Thursday, April 7, 2016

Spring Activities Can Ignite Wildfires

Spring has finally sprung in Northeast Oregon!  With the warm weather and sunny skies comes the desire to move into the outdoors.  Spring is a great time to get out and enjoy the recreation opportunities that the area has to offer.  However, fire danger is still present despite the more normal winter conditions we experienced this year.

“There’s a period in the spring when fire danger is still high.  The vegetation is still dormant and hasn’t greened up yet.” said Joseph Goebel, Wildland Fire Supervisor in Wallowa.

These conditions were evident on Saturday when an abandoned warming fire escaped from its ring and burned approximately 1 ½ acres along the Grande Ronde River.  Fire crews from Wallowa Rural Fire Department as well as Oregon Department of Forestry responded to the blaze. 

“Cool nights and mornings have folks looking for ways to get warm.  They just need to make sure that their fire is dead out before they move on.”  Goebel said.

Another pre-season fire danger is debris burning.  Spring is the time when many of us clean up around the yard and look for ways to get rid of built up yard debris.  Debris burning is often the way people turn to get rid of these piles.  Regardless of the time of year, burning requires extreme attention.  Debris burning is the number one human-cause of wildfire.  Many of these fires take place before and after the normal fire season.  ODF officials encourage landowners to heed caution and refer to the following checklist before burning:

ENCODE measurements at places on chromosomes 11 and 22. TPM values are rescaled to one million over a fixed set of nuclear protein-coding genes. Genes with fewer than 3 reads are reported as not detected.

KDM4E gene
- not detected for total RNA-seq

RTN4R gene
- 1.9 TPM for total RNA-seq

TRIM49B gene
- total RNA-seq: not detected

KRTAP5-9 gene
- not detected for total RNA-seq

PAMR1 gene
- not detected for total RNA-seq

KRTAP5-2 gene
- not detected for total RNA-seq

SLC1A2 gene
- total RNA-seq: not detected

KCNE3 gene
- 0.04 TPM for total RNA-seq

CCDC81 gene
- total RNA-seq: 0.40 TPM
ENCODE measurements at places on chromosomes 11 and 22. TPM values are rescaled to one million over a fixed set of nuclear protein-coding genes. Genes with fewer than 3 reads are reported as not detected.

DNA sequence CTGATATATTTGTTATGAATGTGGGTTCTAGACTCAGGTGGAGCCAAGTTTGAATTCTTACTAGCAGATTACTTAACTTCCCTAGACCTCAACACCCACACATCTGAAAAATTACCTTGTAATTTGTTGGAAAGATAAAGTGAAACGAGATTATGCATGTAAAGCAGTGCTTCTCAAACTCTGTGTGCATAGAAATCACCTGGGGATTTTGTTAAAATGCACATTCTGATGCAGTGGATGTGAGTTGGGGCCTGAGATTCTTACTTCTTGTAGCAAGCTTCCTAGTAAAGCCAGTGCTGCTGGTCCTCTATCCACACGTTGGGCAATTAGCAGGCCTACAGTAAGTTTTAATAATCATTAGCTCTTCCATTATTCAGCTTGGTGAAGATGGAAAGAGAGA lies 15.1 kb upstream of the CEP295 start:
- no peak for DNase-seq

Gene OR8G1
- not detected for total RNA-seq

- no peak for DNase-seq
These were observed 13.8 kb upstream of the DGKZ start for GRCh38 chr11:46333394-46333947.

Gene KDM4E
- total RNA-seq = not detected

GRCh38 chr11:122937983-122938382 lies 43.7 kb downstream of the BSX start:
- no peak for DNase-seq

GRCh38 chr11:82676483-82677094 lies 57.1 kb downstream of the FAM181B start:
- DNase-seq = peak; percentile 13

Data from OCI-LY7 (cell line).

·       First seek alternatives to burning. Check with your local landscapers or landfills for composting and debris removal programs.

·       If you decide to burn the material, call your local fire department to see if a burning permit is required.  Burning regulations are not the same in all areas.

·       Once approved, prepare by having a shovel and charged garden hose at the burn site.

·       Find a clear site away from buildings and trees with overhanging branches.

·       Clear a fire trail down to mineral soil around the pile or incinerator of at least 10 feet in diameter.

·       Divide large piles into smaller piles.  Smaller piles burn quickly and efficiently and are easier to control.

·       Avoid burning during windy conditions. Embers can travel and ignite spot fires nearby.

·       Stay with the fire, wetting down the edges to prevent escape, until it is completely out.

·       Remember, unattended piles can quickly spread out of control.  If your debris burn escapes control, call 911 immediately.

This is also the best time of year to make your property wildfire-safe.  Be sure and remove all dead leaves and needles from your roof and gutters.  Create a defensible space of 30 to 100 feet around your home by clearing brush and moving wood piles.  Keep your lawn well irrigated and make sure your driveway is clearly marked and accessible for emergency vehicles and equipment. For more information, contact your nearest ODF office. is your spot for current fire information in the Blue Mountains. 


To report a fire, call Blue Mountain Interagency Dispatch at (541)963-7171 or dial 9-1-1. 



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